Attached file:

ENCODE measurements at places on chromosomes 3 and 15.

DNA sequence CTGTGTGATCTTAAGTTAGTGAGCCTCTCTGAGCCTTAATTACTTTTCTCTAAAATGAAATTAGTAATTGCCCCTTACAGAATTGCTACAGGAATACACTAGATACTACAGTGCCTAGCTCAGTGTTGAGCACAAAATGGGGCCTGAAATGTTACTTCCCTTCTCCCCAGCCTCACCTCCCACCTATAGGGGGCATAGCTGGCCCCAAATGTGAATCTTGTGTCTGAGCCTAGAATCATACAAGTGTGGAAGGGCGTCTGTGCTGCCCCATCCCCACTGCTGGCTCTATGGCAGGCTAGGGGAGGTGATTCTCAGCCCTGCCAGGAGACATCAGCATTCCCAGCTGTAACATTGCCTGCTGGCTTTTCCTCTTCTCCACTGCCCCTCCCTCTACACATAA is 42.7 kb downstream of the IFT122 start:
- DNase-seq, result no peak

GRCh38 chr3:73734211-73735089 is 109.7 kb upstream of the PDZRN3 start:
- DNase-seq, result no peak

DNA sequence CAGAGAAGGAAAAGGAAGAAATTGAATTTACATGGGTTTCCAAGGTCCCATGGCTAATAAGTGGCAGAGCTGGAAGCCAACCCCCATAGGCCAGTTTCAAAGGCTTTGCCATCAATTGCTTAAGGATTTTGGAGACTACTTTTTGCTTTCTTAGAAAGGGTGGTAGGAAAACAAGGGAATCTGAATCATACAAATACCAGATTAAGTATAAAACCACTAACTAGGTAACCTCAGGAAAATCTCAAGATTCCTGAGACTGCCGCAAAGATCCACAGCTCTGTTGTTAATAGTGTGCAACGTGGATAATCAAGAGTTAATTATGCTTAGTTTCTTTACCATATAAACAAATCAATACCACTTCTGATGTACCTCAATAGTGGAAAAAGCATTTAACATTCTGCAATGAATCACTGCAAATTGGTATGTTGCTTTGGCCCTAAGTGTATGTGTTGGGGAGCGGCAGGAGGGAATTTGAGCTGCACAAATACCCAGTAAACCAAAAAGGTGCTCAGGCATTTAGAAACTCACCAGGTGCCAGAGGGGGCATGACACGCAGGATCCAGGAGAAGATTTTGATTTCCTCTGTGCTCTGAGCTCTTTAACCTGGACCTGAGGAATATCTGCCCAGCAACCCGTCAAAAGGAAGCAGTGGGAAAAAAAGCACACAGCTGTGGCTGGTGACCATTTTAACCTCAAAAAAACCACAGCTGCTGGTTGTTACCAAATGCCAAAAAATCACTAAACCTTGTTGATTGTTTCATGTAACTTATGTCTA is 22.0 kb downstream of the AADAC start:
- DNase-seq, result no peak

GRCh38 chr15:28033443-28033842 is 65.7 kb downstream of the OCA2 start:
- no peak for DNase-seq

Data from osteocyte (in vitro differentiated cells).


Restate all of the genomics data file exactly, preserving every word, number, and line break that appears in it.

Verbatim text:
ENCODE measurements at places on chromosomes 3 and 15.

DNA sequence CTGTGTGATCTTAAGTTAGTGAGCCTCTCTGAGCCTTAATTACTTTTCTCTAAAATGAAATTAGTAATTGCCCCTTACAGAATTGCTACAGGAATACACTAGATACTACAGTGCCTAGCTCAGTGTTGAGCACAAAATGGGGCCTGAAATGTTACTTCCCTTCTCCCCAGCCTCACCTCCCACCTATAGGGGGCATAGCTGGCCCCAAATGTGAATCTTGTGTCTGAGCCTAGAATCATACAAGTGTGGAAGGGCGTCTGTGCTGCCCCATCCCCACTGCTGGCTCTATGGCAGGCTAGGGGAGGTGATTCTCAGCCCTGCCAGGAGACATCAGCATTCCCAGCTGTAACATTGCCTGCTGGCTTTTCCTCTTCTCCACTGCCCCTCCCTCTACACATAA is 42.7 kb downstream of the IFT122 start:
- DNase-seq, result no peak

GRCh38 chr3:73734211-73735089 is 109.7 kb upstream of the PDZRN3 start:
- DNase-seq, result no peak

DNA sequence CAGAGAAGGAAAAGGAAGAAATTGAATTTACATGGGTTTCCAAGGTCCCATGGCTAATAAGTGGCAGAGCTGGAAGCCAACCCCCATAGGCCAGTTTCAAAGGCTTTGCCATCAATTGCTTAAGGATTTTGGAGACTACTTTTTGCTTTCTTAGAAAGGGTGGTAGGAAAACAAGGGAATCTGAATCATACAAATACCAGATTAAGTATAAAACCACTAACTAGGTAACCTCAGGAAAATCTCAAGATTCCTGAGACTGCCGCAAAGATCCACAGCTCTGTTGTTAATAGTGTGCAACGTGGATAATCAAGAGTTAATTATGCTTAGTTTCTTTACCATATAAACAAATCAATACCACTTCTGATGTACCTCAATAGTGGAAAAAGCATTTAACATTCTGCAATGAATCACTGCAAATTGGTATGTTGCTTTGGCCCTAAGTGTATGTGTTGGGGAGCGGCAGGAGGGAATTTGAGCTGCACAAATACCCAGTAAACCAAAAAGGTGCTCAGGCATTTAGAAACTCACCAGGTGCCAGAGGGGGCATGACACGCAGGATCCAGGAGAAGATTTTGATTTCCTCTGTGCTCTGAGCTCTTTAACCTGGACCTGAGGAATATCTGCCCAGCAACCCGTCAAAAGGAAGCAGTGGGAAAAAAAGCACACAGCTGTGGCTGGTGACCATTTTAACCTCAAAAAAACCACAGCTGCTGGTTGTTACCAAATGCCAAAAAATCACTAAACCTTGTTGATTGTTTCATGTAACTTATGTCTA is 22.0 kb downstream of the AADAC start:
- DNase-seq, result no peak

GRCh38 chr15:28033443-28033842 is 65.7 kb downstream of the OCA2 start:
- no peak for DNase-seq

Data from osteocyte (in vitro differentiated cells).